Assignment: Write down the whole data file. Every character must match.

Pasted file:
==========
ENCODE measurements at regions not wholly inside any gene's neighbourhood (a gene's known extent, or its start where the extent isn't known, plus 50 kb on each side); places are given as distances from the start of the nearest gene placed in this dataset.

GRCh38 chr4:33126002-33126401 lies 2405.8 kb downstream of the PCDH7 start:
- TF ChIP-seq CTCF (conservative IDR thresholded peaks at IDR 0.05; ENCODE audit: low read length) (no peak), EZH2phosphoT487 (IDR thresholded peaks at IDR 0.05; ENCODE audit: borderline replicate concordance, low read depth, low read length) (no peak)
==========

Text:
ENCODE measurements at regions not wholly inside any gene's neighbourhood (a gene's known extent, or its start where the extent isn't known, plus 50 kb on each side); places are given as distances from the start of the nearest gene placed in this dataset.

GRCh38 chr4:33126002-33126401 lies 2405.8 kb downstream of the PCDH7 start:
- TF ChIP-seq CTCF (conservative IDR thresholded peaks at IDR 0.05; ENCODE audit: low read length) (no peak), EZH2phosphoT487 (IDR thresholded peaks at IDR 0.05; ENCODE audit: borderline replicate concordance, low read depth, low read length) (no peak)